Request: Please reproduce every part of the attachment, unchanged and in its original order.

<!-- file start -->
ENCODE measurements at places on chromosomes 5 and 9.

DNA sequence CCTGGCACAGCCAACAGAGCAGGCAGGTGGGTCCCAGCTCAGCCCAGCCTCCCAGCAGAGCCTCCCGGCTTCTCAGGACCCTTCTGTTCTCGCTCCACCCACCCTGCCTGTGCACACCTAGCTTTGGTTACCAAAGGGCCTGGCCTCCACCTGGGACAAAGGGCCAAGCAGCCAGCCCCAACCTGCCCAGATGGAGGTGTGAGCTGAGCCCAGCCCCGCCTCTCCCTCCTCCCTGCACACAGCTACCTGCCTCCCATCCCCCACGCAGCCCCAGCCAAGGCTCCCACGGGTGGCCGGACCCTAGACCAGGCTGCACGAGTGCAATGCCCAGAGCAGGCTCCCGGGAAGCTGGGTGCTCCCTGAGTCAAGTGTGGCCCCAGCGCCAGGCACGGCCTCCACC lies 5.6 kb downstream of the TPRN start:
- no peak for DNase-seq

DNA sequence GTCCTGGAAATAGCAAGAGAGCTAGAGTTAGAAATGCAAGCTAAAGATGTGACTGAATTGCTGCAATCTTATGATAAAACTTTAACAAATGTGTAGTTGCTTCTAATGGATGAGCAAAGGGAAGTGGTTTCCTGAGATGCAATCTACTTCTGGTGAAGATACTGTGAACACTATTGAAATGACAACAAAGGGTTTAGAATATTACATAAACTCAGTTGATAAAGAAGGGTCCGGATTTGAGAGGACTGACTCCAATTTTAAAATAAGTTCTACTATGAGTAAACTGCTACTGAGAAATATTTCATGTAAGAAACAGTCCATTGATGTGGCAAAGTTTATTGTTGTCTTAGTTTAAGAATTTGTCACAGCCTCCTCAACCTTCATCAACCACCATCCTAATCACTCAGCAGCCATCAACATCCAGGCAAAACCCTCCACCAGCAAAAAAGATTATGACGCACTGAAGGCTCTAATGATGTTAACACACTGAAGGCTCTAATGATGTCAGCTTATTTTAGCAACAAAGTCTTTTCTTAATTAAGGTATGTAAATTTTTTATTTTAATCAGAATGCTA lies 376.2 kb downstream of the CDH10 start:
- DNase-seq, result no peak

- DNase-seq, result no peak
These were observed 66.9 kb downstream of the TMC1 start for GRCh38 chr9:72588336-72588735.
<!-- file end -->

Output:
ENCODE measurements at places on chromosomes 5 and 9.

DNA sequence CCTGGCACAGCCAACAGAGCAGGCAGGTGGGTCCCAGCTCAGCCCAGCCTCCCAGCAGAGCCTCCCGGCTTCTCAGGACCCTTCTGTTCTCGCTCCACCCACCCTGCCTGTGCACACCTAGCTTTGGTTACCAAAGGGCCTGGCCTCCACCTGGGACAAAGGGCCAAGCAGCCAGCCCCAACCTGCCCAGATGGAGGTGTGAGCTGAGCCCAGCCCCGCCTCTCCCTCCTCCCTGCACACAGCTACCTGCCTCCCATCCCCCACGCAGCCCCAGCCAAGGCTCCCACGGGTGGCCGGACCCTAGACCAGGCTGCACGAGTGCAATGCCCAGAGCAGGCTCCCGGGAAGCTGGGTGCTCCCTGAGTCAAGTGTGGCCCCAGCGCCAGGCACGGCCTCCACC lies 5.6 kb downstream of the TPRN start:
- no peak for DNase-seq

DNA sequence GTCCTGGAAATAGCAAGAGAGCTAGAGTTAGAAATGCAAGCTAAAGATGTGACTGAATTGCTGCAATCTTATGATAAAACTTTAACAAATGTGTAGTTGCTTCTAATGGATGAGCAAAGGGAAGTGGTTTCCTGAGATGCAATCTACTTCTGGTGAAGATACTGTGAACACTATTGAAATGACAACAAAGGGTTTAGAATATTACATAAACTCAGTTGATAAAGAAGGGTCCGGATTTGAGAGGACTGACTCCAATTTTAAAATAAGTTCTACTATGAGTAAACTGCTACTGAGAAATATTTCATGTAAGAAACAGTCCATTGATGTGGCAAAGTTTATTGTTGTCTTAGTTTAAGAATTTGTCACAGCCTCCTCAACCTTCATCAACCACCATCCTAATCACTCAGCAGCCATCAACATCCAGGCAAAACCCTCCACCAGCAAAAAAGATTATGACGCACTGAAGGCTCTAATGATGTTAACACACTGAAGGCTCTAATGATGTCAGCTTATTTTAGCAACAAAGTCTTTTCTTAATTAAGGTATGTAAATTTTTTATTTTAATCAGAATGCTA lies 376.2 kb downstream of the CDH10 start:
- DNase-seq, result no peak

- DNase-seq, result no peak
These were observed 66.9 kb downstream of the TMC1 start for GRCh38 chr9:72588336-72588735.